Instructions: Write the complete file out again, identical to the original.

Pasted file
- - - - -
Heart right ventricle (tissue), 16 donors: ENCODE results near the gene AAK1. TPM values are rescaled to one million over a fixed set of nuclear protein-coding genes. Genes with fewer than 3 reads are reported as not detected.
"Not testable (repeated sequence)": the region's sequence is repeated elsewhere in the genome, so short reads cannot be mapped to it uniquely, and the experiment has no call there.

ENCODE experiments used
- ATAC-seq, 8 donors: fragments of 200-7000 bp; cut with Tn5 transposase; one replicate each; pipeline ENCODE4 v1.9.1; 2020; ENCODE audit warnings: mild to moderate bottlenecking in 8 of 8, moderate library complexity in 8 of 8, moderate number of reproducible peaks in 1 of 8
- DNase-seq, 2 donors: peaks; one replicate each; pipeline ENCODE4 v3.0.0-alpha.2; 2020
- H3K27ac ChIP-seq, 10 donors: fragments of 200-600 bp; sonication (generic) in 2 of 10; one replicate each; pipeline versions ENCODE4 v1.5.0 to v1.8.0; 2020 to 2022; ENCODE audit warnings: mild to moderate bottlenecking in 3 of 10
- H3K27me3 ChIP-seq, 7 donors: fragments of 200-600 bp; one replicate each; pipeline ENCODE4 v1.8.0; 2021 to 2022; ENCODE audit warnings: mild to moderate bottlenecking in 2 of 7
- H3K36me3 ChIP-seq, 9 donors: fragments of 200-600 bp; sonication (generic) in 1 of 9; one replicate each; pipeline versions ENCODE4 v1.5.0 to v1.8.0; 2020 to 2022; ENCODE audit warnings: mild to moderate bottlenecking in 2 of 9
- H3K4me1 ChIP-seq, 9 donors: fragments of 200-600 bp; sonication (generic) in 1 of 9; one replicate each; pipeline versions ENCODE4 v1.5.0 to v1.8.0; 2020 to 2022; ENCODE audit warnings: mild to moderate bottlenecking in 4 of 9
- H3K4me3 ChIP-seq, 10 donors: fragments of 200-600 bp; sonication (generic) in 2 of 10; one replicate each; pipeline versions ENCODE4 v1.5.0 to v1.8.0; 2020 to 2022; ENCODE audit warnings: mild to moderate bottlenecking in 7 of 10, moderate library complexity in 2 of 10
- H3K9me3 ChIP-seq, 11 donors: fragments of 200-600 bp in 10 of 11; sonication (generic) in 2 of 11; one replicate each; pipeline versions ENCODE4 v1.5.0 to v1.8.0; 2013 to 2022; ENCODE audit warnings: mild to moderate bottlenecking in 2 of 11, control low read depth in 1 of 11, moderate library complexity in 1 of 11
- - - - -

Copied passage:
Heart right ventricle (tissue), 16 donors: ENCODE results near the gene AAK1. TPM values are rescaled to one million over a fixed set of nuclear protein-coding genes. Genes with fewer than 3 reads are reported as not detected.
"Not testable (repeated sequence)": the region's sequence is repeated elsewhere in the genome, so short reads cannot be mapped to it uniquely, and the experiment has no call there.

ENCODE experiments used
- ATAC-seq, 8 donors: fragments of 200-7000 bp; cut with Tn5 transposase; one replicate each; pipeline ENCODE4 v1.9.1; 2020; ENCODE audit warnings: mild to moderate bottlenecking in 8 of 8, moderate library complexity in 8 of 8, moderate number of reproducible peaks in 1 of 8
- DNase-seq, 2 donors: peaks; one replicate each; pipeline ENCODE4 v3.0.0-alpha.2; 2020
- H3K27ac ChIP-seq, 10 donors: fragments of 200-600 bp; sonication (generic) in 2 of 10; one replicate each; pipeline versions ENCODE4 v1.5.0 to v1.8.0; 2020 to 2022; ENCODE audit warnings: mild to moderate bottlenecking in 3 of 10
- H3K27me3 ChIP-seq, 7 donors: fragments of 200-600 bp; one replicate each; pipeline ENCODE4 v1.8.0; 2021 to 2022; ENCODE audit warnings: mild to moderate bottlenecking in 2 of 7
- H3K36me3 ChIP-seq, 9 donors: fragments of 200-600 bp; sonication (generic) in 1 of 9; one replicate each; pipeline versions ENCODE4 v1.5.0 to v1.8.0; 2020 to 2022; ENCODE audit warnings: mild to moderate bottlenecking in 2 of 9
- H3K4me1 ChIP-seq, 9 donors: fragments of 200-600 bp; sonication (generic) in 1 of 9; one replicate each; pipeline versions ENCODE4 v1.5.0 to v1.8.0; 2020 to 2022; ENCODE audit warnings: mild to moderate bottlenecking in 4 of 9
- H3K4me3 ChIP-seq, 10 donors: fragments of 200-600 bp; sonication (generic) in 2 of 10; one replicate each; pipeline versions ENCODE4 v1.5.0 to v1.8.0; 2020 to 2022; ENCODE audit warnings: mild to moderate bottlenecking in 7 of 10, moderate library complexity in 2 of 10
- H3K9me3 ChIP-seq, 11 donors: fragments of 200-600 bp in 10 of 11; sonication (generic) in 2 of 11; one replicate each; pipeline versions ENCODE4 v1.5.0 to v1.8.0; 2013 to 2022; ENCODE audit warnings: mild to moderate bottlenecking in 2 of 11, control low read depth in 1 of 11, moderate library complexity in 1 of 11